Digital sign users are some of the most creative in the marketing industry. It is amazing how a single tool can be used in so many varied ways to achieve the same goals. Honestly, now that digital signs are so popular, it would take a series of e-books to name all the ways that marketers can leverage digital signage. In my most successful experiments, what I decided to do was to focus on the methods that other online companies have tested, and then apply their lessons to digital signs. I tried to focus on sneaky ways to leverage digital signage for promotional, branding, and marketing needs.
Schedule Content Based on Target Consumer Tracking
In our High Street location, we noticed pensioners walking by our store in the very early hours of the morning. We noticed a sharp influx of busy parents rushing in just before lunch. Plus, on weekdays, we had kids walking by our business as the schools let out.
We know our business better than anybody, and we know how our target consumer behaves. We decided to schedule digital sign content to suit different people at different times. If you run a digital signage program like Kitcast, you can schedule content for different times of the day in order to fully exploit your target demographics. We configured ours to suit the different target demographics that walked by during the day. We found this pretty effective for getting people into the store, but not within the store itself.
Why would the targeted digital signs bring people into the store, but the targeted signs in the store were not as effective? Turns out that our signs in the window were reminding people of what they wanted and so drew them in. When they walked into the store, they already had in mind what they intended to buy. That is why the demographically targeted signs indoors were not as effective at driving up sales. We reverted the internal signs back to their original pan-demographic product-marketing content, and they did just fine.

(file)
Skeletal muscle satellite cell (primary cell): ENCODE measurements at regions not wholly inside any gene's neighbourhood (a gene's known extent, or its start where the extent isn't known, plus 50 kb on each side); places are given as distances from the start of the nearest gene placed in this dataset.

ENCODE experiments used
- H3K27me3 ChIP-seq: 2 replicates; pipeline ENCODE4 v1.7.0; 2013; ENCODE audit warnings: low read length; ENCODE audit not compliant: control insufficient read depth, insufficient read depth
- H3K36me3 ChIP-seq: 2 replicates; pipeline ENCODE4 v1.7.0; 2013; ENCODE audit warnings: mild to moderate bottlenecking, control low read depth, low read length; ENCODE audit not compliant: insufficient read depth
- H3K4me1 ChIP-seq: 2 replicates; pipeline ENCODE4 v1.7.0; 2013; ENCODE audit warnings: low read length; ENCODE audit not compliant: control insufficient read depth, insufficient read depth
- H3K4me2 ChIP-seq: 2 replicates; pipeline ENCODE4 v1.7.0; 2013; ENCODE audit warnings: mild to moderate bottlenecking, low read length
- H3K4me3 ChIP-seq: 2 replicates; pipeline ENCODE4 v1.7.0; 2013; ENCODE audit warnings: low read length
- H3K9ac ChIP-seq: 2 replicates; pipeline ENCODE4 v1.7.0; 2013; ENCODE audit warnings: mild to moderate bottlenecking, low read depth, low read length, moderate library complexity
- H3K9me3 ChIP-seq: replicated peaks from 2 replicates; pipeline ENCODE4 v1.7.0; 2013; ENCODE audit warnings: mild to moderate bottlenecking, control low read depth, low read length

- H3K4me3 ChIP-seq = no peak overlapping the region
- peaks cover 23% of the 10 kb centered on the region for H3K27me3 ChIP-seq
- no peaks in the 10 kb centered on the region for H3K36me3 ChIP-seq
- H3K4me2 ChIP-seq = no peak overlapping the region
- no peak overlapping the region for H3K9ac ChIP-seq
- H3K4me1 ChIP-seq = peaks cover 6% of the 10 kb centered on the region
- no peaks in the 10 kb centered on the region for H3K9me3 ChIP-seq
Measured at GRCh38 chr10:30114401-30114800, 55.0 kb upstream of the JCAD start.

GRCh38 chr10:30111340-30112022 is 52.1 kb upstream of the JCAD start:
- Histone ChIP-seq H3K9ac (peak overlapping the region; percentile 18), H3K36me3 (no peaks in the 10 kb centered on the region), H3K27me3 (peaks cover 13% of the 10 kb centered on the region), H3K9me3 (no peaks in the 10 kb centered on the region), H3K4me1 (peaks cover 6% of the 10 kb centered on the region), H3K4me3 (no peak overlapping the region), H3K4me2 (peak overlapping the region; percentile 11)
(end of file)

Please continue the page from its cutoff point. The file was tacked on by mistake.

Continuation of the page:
Tracking Digital Sign Performance Using Sale Data
In locations where our businesses had a fairly swift product turnover rate, we were able to test our scheduled marketing using our sales numbers to judge the results of our efforts. That is how we knew that demographic scheduling was a good idea for our store windows, but not for inside our stores.
We had a fair amount of success with the signs people see as they leave our stores. Some locations had digital signs people could only see as they were leaving the store. We would offer them the sort of content where they may sign up for our social media, or our newsletter, or sign up for future discounts. We could test the response rates to see how well our market efforts are performing, and the uptake was more than we expected, so those worked out well too.
Inflame For A Response
How do you get people to shout about how much they love your product? You threaten to offer them something better. We have a brand following, and our brand principles are pretty well rooted in the minds of our customers.